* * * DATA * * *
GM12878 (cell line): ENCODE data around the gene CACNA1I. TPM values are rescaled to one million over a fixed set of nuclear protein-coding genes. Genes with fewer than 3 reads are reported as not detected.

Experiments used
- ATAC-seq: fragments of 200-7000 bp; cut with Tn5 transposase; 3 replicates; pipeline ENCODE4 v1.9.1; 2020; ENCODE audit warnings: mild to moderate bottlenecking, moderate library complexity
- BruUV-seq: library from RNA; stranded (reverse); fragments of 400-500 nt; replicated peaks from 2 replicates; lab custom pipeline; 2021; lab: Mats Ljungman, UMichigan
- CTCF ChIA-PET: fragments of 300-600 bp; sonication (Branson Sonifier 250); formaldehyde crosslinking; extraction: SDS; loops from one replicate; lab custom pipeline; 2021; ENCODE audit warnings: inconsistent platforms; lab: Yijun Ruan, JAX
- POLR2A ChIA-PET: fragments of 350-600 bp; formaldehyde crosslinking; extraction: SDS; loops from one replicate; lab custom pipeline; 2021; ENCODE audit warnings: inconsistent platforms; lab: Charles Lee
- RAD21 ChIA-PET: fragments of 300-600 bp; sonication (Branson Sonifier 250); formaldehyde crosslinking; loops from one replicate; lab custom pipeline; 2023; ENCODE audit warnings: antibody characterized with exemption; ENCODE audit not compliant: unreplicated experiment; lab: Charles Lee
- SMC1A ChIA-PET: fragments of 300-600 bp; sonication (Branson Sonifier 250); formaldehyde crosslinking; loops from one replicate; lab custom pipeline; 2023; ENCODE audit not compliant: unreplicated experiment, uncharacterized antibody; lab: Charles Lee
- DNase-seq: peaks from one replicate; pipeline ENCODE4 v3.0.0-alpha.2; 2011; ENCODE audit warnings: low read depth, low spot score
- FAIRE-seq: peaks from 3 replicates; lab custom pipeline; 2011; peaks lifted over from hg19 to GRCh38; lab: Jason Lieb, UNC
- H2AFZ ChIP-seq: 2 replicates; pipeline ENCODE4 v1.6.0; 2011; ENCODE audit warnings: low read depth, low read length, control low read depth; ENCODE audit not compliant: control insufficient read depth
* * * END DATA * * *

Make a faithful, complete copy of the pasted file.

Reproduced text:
GM12878 (cell line): ENCODE data around the gene CACNA1I. TPM values are rescaled to one million over a fixed set of nuclear protein-coding genes. Genes with fewer than 3 reads are reported as not detected.

Experiments used
- ATAC-seq: fragments of 200-7000 bp; cut with Tn5 transposase; 3 replicates; pipeline ENCODE4 v1.9.1; 2020; ENCODE audit warnings: mild to moderate bottlenecking, moderate library complexity
- BruUV-seq: library from RNA; stranded (reverse); fragments of 400-500 nt; replicated peaks from 2 replicates; lab custom pipeline; 2021; lab: Mats Ljungman, UMichigan
- CTCF ChIA-PET: fragments of 300-600 bp; sonication (Branson Sonifier 250); formaldehyde crosslinking; extraction: SDS; loops from one replicate; lab custom pipeline; 2021; ENCODE audit warnings: inconsistent platforms; lab: Yijun Ruan, JAX
- POLR2A ChIA-PET: fragments of 350-600 bp; formaldehyde crosslinking; extraction: SDS; loops from one replicate; lab custom pipeline; 2021; ENCODE audit warnings: inconsistent platforms; lab: Charles Lee
- RAD21 ChIA-PET: fragments of 300-600 bp; sonication (Branson Sonifier 250); formaldehyde crosslinking; loops from one replicate; lab custom pipeline; 2023; ENCODE audit warnings: antibody characterized with exemption; ENCODE audit not compliant: unreplicated experiment; lab: Charles Lee
- SMC1A ChIA-PET: fragments of 300-600 bp; sonication (Branson Sonifier 250); formaldehyde crosslinking; loops from one replicate; lab custom pipeline; 2023; ENCODE audit not compliant: unreplicated experiment, uncharacterized antibody; lab: Charles Lee
- DNase-seq: peaks from one replicate; pipeline ENCODE4 v3.0.0-alpha.2; 2011; ENCODE audit warnings: low read depth, low spot score
- FAIRE-seq: peaks from 3 replicates; lab custom pipeline; 2011; peaks lifted over from hg19 to GRCh38; lab: Jason Lieb, UNC
- H2AFZ ChIP-seq: 2 replicates; pipeline ENCODE4 v1.6.0; 2011; ENCODE audit warnings: low read depth, low read length, control low read depth; ENCODE audit not compliant: control insufficient read depth